“How does Sparky know that?” I asked, raising an eyebrow.
“The crow spirits,” she replied. “He has a really strong bond with them–partly because he is a werecrow, after all… but also just because he’s Sparky and he loves to poke his beak in other peoples business. What did the heralds say?”
“Marilyn, do you believe in predestination?”
Marilyn tucked some flyaways back into her hair as she pondered my question. “I suppose it depends on what you mean by that. Our seers and spiritualists sometimes see the future, or they’re handed prophecies by spirits or gods. But just because you’re given a prophecy doesn’t mean it will be fulfilled. And we aren’t always given prophecies about everything… only certain events which the spirits can predict something of. Why?”
I shrugged. “Everyone seems so sure of what kind of person I can be.”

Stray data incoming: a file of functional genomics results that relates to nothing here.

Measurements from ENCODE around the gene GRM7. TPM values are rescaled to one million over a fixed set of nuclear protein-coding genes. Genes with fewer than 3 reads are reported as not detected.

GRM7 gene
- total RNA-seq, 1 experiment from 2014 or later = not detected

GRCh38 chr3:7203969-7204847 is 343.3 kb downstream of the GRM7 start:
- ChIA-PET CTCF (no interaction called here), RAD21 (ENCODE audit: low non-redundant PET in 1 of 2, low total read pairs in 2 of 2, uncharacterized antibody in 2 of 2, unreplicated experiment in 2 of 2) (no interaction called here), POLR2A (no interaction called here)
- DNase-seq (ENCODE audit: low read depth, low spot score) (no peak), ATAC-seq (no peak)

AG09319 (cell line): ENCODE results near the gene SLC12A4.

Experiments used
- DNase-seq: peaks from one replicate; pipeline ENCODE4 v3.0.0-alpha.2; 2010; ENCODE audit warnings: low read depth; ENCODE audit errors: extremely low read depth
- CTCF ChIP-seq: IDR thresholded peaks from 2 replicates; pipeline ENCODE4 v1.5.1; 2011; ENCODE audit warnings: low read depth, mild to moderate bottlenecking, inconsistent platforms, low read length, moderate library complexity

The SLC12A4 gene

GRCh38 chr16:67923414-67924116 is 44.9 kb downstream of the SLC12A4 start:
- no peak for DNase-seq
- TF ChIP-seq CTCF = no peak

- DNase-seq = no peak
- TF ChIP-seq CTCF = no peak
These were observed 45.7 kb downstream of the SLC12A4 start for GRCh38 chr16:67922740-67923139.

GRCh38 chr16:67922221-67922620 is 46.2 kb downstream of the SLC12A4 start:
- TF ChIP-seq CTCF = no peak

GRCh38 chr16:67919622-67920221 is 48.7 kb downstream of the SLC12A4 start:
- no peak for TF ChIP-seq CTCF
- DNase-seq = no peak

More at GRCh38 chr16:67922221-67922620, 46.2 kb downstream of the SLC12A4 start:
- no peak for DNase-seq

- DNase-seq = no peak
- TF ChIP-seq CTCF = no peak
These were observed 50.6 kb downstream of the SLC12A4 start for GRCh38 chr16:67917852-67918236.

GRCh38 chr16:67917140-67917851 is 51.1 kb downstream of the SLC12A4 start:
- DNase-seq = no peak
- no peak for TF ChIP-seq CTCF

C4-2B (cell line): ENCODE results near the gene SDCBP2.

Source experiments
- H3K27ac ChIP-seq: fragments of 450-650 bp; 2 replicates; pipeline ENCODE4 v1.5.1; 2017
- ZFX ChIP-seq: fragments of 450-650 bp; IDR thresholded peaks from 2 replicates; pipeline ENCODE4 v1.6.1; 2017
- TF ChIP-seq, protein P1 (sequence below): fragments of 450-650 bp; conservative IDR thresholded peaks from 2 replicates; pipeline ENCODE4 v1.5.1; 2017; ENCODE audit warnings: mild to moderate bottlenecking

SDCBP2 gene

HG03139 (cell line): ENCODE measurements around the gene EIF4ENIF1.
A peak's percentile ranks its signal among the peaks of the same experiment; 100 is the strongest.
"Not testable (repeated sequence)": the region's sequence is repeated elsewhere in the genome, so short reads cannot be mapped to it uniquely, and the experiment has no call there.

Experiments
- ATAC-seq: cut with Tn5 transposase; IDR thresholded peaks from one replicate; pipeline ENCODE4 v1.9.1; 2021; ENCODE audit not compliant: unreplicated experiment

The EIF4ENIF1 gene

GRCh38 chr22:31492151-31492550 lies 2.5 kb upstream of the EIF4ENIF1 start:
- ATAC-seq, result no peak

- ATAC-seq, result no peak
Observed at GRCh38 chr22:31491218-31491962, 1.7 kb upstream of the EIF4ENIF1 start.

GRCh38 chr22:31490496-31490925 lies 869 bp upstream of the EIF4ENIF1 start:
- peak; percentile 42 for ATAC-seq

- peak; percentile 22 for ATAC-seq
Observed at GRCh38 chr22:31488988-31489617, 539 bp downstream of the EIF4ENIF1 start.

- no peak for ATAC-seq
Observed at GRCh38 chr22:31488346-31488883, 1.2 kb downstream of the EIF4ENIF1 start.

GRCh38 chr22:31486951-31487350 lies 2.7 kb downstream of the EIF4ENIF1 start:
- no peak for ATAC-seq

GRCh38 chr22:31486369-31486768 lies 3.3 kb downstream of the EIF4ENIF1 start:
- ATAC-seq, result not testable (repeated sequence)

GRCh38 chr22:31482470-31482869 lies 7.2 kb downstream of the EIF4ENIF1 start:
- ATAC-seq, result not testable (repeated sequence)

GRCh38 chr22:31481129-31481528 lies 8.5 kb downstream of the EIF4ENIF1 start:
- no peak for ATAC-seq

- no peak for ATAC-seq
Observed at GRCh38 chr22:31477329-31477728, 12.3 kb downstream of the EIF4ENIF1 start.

“Well, it’s not a crazy idea,” Marilyn replied. “Really, any therian has the potential to be something great. Even someone born from nothing. Just look at Moon-Singer, or Clever-Hooves.”
“Clever-Hooves?” I repeated.
“She lived in a Vandal ætt until she was 12,” Marilyn replied. “Usually, therians who grew up with vandals will never be trusted enough to be given the position of master, let alone chieftain.”
“I guess I just have trouble believing… oh, I dunno. That I can kill someone.”
“Vandals barely count as ‘someone,’” Marilyn replied vehemently. “People who want to destroy the world… how can you really feel bad about killing someone who wants to kill everyone else?”
“Aren’t these Vandals raised in communities just like this one?”
“Then they’re raised to believe what they think just as strongly as you’ve been raised to believe in fighting them,” I replied. “Not that I’m saying I agree with them. But people who are raised to believe in something have a very hard time breaking free of it. And when you are in a society where you’re surrounded by people who all believe one thing… it’s hard to disagree with them without risking becoming an outcast or worse.”